I haven’t seen anyone die, not in person, except for a cat, by needle, head in palm, the sudden expansion of pupils and the heaviness. I can imagine most deaths. How they would go. What they would look like. But not overheating. I don’t know that that is even outwardly visible. But sometimes I like to think about what deaths would feel like—what it feels like to die in various ways, genres of death. I know that heating causes boiling. And I think of those tiny bubbles and the hissing that come from the bottom of the pot on my stove. And then the bubbles get bigger. And I imagine our insides turning into a cocoa-colored dark rolling boil. I imagine, but of course cannot describe, the pain that would cause.

And I associate overheating with fire. I oftentimes imagine it as combustion, though I know that is inaccurate. I like to think of it as burning hair. I like to think of it as cracking, peeling, then erupting then erupting flesh. The boil is only caused by the flame under the metal. But there is heat without fire. And that is what I cannot properly imagine. Laika’s overheating.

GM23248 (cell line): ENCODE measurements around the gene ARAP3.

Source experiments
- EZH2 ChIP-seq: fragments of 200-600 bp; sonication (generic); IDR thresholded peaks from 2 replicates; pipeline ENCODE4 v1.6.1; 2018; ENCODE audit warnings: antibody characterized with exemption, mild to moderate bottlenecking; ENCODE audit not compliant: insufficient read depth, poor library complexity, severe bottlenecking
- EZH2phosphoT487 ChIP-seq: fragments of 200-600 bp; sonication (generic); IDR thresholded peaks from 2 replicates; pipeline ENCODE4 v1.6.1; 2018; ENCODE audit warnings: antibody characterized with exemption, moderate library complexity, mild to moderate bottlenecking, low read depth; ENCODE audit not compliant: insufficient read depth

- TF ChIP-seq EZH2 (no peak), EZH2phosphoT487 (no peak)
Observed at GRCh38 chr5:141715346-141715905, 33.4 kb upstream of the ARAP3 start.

But there was fire—fire that I can easily imagine. Though it may only be imagined. I may actually be thinking of heat being made visible, a sort of Schlieren vision. She reentered. Her corpse. Five months later, after 2570 orbits of a dead body around our earth, after the onset of decomposition, she reentered. More than 3000ᵒ Fahrenheit, more than enough to cremate our dead. And I imagine the heat sparking. Then the peeling away of nose-cone and foil and hair and flesh and insulation and muscle and metal and bone—breaking and breaking and breaking smaller and smaller until only marrow, until only dust. But maybe not even that.

She never reached the ground. Never fell. Just disappeared.

Her fluids and her drinking water would have been vaporized. But her muscle, her teeth, her hair, her harness, the heat shields, all that metal, her bone, her flesh, the curved tissue of her ears would have sublimated. Would have gotten so hot that it turned immediately to gas. In one swift process. No melting. She turned into air. And slowly, thinly spread herself, divided herself amongst all that which we’ve inhaled since. Always breathing canine and shuttle.


Wes Jamison received his MFA in Nonfiction from Columbia College Chicago. His work appears or is forthcoming in 1913, Columbia Poetry Review, Fifth Wednesday Journal, Gertrude, GoneLawn, and Wilde Magazine. “The Secret Garden” (South Loop Review Essay Contest Winner) was selected as a Notable Essay in The Best American Essays 2013.